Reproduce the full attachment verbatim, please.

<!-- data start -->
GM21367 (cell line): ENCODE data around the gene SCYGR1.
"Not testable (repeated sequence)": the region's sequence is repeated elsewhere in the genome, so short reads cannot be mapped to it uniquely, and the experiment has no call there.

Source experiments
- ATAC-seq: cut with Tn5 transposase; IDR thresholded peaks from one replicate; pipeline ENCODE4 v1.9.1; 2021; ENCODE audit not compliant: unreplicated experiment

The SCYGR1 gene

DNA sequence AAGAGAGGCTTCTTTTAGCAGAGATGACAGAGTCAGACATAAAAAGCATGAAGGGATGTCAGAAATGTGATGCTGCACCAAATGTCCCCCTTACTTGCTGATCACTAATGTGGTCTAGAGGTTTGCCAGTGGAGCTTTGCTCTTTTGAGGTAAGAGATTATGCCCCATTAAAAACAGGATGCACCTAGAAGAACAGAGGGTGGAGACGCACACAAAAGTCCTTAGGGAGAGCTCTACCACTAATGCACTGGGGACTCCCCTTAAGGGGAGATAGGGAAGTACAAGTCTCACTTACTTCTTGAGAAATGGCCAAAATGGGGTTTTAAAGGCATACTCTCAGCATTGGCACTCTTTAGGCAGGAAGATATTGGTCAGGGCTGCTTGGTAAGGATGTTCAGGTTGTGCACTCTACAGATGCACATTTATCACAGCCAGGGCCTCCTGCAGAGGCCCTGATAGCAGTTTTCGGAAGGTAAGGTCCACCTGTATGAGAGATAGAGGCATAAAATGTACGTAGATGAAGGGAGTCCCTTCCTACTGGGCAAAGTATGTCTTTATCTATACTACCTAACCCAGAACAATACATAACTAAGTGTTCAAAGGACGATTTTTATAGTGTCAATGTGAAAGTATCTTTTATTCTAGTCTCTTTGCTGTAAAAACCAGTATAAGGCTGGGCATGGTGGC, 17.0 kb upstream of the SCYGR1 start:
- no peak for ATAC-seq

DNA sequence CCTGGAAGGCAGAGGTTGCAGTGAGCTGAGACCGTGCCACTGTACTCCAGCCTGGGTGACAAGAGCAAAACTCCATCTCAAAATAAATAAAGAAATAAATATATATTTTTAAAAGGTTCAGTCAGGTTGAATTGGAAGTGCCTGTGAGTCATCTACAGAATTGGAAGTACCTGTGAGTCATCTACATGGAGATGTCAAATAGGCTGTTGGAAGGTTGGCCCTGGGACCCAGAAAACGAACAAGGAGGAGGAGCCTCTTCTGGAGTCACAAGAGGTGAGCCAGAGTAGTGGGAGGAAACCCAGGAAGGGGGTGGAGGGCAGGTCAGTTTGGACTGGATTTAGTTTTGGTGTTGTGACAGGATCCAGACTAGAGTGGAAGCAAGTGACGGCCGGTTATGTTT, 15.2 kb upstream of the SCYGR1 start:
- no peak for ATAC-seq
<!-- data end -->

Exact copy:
GM21367 (cell line): ENCODE data around the gene SCYGR1.
"Not testable (repeated sequence)": the region's sequence is repeated elsewhere in the genome, so short reads cannot be mapped to it uniquely, and the experiment has no call there.

Source experiments
- ATAC-seq: cut with Tn5 transposase; IDR thresholded peaks from one replicate; pipeline ENCODE4 v1.9.1; 2021; ENCODE audit not compliant: unreplicated experiment

The SCYGR1 gene

DNA sequence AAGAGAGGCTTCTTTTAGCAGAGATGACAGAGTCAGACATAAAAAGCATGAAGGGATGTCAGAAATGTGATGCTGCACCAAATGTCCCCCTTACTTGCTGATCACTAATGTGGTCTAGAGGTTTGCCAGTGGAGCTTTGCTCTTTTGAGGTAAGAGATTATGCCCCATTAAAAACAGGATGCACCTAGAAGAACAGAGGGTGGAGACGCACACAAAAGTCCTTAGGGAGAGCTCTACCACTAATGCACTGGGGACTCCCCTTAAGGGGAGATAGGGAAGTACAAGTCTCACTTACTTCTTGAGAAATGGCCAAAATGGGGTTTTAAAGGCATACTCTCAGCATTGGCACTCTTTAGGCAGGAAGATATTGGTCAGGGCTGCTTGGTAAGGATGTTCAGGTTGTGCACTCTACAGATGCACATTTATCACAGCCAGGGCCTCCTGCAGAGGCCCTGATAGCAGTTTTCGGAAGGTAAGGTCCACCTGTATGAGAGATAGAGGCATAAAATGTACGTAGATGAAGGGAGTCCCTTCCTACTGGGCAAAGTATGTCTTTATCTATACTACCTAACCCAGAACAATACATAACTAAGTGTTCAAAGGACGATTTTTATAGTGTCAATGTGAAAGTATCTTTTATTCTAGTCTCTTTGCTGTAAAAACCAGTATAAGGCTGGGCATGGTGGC, 17.0 kb upstream of the SCYGR1 start:
- no peak for ATAC-seq

DNA sequence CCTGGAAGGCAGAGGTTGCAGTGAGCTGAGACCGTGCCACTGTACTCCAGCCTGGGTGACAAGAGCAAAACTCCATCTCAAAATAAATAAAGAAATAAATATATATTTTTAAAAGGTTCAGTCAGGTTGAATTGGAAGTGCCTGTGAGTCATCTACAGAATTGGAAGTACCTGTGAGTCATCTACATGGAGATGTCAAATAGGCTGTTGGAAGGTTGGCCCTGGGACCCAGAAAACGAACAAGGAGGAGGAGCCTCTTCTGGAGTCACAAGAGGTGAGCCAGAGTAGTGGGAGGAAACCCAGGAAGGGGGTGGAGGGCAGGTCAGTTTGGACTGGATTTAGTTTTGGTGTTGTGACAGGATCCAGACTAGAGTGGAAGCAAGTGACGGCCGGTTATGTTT, 15.2 kb upstream of the SCYGR1 start:
- no peak for ATAC-seq